And on a slow CAN bus to boot, which is of interest to no one outside the automotive industry.
Having no experience with CAN, I can't comment on that criticism, hopefully @l1l1 will do so.

l1l1

See my reply above. For an advanced user who doesn't care about software support there is no sense but for the typical Arduino user who values ease of use over performance it makes good sense (assuming the use of the ATmega328PB doesn't introduce significant complications, which I believe is not an issue here).
Having no experience with CAN, I can't comment on that criticism, hopefully @l1l1 will do so.
Whenever I see a new dev board the first question to my mind is how well will this be supported by the Arduino ecosystem? We see people create nice hardware with fancy modern chips but often they don't make the extra effort on the software side of things. This even happens with official Arduino certified boards, which I think has led many potential customers to be wary of trying new hardware. If I understand correctly, this is not an issue for the Omzlo because it's binary compatible with ATmega328P and thus can take advantage of the excellent support for that chip that already exists. There will be no need to install an Omzlo hardware package and hope that out favorite libraries will happen to be compatible, you just treat it as an Uno with a superpower. Although you have mentioned this several times in your Kickstarter, I think that the sort of customer who would be concerned about this will not understand the term "binary compatible". One thing I think would help to make this clear would be to change:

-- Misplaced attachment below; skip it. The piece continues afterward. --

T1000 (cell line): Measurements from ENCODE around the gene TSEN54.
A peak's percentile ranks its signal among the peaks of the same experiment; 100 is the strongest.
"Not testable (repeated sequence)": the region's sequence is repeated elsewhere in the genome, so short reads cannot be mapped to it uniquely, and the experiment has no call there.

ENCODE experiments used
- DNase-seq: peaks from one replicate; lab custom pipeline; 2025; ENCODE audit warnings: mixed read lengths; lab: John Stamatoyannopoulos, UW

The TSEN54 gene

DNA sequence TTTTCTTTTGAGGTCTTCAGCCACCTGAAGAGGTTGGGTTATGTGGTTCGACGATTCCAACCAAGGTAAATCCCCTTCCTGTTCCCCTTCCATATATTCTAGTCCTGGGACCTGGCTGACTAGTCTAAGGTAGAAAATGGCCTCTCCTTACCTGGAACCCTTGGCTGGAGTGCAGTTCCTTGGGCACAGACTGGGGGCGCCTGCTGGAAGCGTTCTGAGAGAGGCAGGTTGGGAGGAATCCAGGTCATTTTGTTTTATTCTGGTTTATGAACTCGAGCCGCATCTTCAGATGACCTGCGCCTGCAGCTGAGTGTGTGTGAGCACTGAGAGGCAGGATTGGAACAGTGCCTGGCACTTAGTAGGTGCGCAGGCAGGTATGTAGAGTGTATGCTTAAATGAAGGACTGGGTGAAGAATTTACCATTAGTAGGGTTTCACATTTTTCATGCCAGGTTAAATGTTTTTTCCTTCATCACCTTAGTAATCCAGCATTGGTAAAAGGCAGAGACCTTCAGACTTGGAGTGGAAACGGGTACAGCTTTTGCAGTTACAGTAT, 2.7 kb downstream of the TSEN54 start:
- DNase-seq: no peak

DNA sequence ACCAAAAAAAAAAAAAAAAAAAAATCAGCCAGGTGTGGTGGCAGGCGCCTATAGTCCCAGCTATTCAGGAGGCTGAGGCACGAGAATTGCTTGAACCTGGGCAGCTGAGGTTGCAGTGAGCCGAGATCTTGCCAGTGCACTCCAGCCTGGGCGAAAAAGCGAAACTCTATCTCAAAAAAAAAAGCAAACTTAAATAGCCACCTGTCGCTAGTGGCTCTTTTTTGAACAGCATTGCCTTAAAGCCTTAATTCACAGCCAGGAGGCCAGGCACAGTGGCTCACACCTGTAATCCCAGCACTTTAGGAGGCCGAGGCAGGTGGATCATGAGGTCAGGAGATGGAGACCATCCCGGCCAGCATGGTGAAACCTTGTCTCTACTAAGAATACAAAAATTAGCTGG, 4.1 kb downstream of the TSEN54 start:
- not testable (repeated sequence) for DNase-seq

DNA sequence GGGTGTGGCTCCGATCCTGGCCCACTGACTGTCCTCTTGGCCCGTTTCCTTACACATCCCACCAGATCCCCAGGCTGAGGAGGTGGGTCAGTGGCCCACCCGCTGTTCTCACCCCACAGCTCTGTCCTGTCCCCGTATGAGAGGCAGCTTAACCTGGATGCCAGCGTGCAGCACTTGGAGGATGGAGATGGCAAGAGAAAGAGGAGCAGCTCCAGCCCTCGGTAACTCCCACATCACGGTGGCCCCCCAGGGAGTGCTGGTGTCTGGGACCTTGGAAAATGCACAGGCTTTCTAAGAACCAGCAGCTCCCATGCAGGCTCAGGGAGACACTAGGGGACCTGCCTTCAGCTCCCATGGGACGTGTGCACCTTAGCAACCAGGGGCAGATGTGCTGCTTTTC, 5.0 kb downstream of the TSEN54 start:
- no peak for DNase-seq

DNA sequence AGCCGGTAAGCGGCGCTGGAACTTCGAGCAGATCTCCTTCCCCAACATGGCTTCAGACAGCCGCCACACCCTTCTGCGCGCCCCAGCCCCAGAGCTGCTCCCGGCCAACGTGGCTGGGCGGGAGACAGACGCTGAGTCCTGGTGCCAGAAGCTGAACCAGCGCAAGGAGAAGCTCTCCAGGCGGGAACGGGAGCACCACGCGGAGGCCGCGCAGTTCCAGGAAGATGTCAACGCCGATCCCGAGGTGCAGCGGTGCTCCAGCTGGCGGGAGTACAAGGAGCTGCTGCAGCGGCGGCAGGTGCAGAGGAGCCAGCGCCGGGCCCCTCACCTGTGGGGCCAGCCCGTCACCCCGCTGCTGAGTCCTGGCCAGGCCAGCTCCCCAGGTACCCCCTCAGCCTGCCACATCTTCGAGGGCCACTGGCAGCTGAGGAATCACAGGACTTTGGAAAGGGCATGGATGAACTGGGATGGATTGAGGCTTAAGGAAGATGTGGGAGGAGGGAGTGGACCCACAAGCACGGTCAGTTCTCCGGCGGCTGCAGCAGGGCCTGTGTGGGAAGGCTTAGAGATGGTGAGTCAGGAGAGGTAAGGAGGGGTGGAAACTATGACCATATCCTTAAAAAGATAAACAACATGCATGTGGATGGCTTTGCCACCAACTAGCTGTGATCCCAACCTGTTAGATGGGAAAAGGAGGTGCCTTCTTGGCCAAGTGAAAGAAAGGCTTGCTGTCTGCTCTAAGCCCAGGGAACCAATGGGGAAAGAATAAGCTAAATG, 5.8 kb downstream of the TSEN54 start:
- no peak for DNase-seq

to something like:

Thanks, I made some adjustments to the kickstarter page.

By binary compatibility, I mean that any "hex file" compiled for the classic Arduino UNO can be uploaded unmodified to the Omzlo One and will work exactly as it did on the Arduino UNO. If you want to benefit form the network capability offered by the Omzlo One and create networked application, you need to download a board descriptor for the Omzlo One in the Arduino IDE.

l1l1

What sense could it possibly make to use a 48 MHz ARM Cortex M0 merely as the interface to "the real workhorse", a 16 MHz ATMega328?
Well it turns out that this was the cheapest solution. In fact it's cheaper than adding a dedicated CAN bus driver such as the MCP2515 (and it's cheaper than adding another Atmel AVR chip).

In the end it doesn't really matter what the specs of that chip are. It is designed to make the life of Arduino users easier.

And on a slow CAN bus to boot, which is of interest to no one outside the automotive industry.
People use serial USART lines in their Arduino projects everyday and seem quite happy about it, despite the fact that it is even slower than the CAN bus that is used in the Omzlo One.

The Omzlo One does not claim to fit very need. Sure, if you are voice over IP, than the Omzlo One is not for you. But if you want to get sensor data, activate relays, switch lights or water your garden automatically then the speed offered by CAN bus is way sufficient.

Using CAN bus allows you to build a cheap and simple network solution for Arduino.